Monday, 12 September 2011

Captivity


Most of us visited zoos as a child. My all time favourite was going to see the tiger ‘exhibition’ and it spurred years of love for this animal. But this memory has changed over the years. At the time I just saw a giant furry cat but now I remember the size of the enclosure was far too small for such a powerful animal. The Tiger was also alone, in captivity away from its own natural environment and species and above all it looked unhealthy and skinny.  I have since learnt that zoos are cruel and that no animal should be kept ‘behind bar’s. Like aquariums these animals are not free. But the subject is controversial.

The Shark Tank in the London Aquarium is far too small, the ray tank, far too accessible for people to touch them. Every one of those animals is undeniably unhappy. But some part of me admits that they serve a good purpose. It was a visit to the London Aquarium that made me want to become a Marine biologist. It was the same visit that partly got me into diving, and after a few years that diving has made me decide that I want to conserve marine life. A chain that may never have occurred if these places didn’t exist. 

Zoos and aquariums allow children to see animals that they would never get to see otherwise. How many people are fortunate enough to trek into the Indian jungles to see Tigers in their natural habitat? How many people are given the opportunity to dive with sharks…Its places like this that can start life long passions in people. Though cruel on the individual creatures stuck in captivity they can help their own kind in the long run. The question this begs to ask is ‘Is it right to keep animals in captivity for our own enjoyment?’. I say no. But I think in some small way its right to keep them for education. Of course I would prefer that aquariums didn’t exist, I would prefer it if humans completely left animals alone but that is never going to happen.

There are places that should never be allowed to exist though. Like Sea World. Keeping Dolphins in tiny tanks is downright cruel. Dolphins are amazing. They can swim 5-12 km’s an hour, and often swim 20/30 kilometres a day.  According to the Animal Welfare act an Orca tank must be a minimum of 14 metres wide with a straight line down the middle. Males typically range from 6-8 metres long and females 5-7. Their tanks are barely twice the size of them. That’s like a human being stuck in a 4 metre box for their whole life. Many of the dolphinariums get their dolphins from the same cove run in Taiji where the 23,000 dolphins are slaughtered annually. So by visiting Sea World and similar places you are actively funding and condoning the deaths of thousands of dolphins a year. As Ric O’barry famously said:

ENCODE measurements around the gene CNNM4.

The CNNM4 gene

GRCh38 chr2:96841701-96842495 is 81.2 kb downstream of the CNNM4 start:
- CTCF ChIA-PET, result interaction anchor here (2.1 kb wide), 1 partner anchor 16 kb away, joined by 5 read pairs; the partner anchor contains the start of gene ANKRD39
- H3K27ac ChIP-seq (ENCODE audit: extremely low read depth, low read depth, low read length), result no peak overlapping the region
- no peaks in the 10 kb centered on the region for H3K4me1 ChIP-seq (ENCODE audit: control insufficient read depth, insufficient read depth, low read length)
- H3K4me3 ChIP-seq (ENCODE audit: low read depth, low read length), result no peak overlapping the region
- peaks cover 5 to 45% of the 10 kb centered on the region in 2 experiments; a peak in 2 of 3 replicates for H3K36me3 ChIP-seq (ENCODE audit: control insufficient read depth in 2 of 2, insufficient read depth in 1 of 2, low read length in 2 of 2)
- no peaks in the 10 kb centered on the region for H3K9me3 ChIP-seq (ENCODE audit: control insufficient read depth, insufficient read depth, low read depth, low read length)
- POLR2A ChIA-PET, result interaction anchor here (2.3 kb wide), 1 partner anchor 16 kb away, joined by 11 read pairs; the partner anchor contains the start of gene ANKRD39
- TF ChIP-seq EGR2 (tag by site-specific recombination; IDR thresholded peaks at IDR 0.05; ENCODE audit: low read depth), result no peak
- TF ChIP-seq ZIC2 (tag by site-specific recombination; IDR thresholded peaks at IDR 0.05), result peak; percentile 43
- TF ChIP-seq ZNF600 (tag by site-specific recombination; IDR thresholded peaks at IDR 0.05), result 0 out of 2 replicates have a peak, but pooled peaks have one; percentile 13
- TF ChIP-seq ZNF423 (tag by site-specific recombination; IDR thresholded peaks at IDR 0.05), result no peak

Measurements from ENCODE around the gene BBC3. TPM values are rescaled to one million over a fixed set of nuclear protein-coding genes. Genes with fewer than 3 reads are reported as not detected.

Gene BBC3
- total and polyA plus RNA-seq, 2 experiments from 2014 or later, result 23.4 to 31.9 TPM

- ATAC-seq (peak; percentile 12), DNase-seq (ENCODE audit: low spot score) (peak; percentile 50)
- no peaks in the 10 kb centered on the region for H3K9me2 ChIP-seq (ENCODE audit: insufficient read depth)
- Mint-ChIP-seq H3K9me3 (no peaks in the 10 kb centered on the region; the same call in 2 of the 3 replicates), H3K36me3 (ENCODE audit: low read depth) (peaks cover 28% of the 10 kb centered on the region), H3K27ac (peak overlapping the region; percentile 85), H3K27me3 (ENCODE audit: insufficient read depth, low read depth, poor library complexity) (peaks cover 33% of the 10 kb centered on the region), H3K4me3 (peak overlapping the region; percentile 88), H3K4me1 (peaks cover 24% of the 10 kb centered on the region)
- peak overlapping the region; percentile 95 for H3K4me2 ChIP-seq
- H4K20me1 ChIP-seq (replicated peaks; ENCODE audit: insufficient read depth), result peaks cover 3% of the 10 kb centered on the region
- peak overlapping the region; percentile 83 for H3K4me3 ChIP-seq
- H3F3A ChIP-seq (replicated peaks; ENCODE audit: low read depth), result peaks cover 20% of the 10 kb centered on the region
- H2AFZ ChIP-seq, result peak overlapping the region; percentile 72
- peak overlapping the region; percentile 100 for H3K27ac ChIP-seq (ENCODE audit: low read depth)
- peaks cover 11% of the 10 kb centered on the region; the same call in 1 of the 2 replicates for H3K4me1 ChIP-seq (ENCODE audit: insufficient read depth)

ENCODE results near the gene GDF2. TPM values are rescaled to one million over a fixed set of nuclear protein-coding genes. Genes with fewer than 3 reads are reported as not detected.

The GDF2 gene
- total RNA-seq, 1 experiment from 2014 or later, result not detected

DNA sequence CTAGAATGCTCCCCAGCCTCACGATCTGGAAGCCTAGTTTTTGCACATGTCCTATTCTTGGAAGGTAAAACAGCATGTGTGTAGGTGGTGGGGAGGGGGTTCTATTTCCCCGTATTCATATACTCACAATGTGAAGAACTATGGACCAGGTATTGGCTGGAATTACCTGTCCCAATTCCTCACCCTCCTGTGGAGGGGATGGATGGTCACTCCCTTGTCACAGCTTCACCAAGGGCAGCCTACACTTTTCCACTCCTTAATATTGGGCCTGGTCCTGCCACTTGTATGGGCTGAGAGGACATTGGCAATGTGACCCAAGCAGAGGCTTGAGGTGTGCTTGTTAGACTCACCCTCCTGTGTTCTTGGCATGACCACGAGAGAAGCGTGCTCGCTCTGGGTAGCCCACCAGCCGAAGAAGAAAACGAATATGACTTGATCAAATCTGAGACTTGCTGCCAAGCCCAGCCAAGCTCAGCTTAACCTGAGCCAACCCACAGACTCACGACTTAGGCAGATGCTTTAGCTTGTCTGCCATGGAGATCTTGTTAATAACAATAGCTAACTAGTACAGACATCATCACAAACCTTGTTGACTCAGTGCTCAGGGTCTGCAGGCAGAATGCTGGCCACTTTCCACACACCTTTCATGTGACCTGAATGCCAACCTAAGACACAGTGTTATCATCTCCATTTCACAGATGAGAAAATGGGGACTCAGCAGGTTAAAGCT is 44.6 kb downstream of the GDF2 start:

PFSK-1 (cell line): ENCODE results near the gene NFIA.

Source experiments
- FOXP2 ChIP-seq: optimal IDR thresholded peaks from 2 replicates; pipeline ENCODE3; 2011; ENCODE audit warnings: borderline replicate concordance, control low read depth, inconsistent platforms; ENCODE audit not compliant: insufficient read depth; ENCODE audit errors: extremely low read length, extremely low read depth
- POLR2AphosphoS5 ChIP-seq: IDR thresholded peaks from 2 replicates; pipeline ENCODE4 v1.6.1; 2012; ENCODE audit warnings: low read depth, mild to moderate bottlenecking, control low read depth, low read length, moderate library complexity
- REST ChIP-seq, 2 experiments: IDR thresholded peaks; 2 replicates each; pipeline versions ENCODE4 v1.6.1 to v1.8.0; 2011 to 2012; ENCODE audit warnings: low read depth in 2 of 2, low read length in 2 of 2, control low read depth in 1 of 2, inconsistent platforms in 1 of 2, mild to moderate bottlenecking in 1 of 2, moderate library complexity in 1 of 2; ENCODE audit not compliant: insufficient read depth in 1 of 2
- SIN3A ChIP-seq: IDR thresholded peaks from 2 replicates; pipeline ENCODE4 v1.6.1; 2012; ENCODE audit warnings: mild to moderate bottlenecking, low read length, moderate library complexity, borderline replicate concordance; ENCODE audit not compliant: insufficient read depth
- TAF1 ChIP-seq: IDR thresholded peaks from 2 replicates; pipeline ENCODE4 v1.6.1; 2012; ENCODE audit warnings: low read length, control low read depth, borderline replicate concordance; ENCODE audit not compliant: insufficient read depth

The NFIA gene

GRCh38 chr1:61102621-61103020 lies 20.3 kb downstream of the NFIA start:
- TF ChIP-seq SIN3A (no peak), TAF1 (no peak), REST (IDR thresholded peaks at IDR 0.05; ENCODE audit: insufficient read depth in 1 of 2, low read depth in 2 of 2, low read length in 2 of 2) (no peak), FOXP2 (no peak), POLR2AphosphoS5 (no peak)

‘A dolphins smile is natures greatest deception’.

Dolphins don’t control their facial expressions. They may appear to be ‘smiling’ but they’re not.

Animals shouldn’t be kept in boxes, but if they have to be it should be for education not entertainment. It also sparks up the debate of keeping fish as pets. There are fish in my house, they're not mine and I would prefer not to be associated with keeping marine life locked up. People are always mistaken in thinking fish are boring. 'They do nothing' is the common complaint. What do you want from them?! They're not going to prance around the tank balancing balls and jumping through hoops, they simply want to survive. But they are amazingly interactive. I placed the end of my one of my fingers into the tank last night to see their reaction and they were  fascinated. First the big one came and 'puckered' my finger then the others courage grew and the little minows were dancing around it, tapping it with their mouths, fins and bodies. They were curious. Fish do think, they are intelligent and their memories are longer than 3 seconds. 

At the end of the day we have to stop abusing animals for our own gain.  They were not put on this planet to entertain us.

No comments:

Post a Comment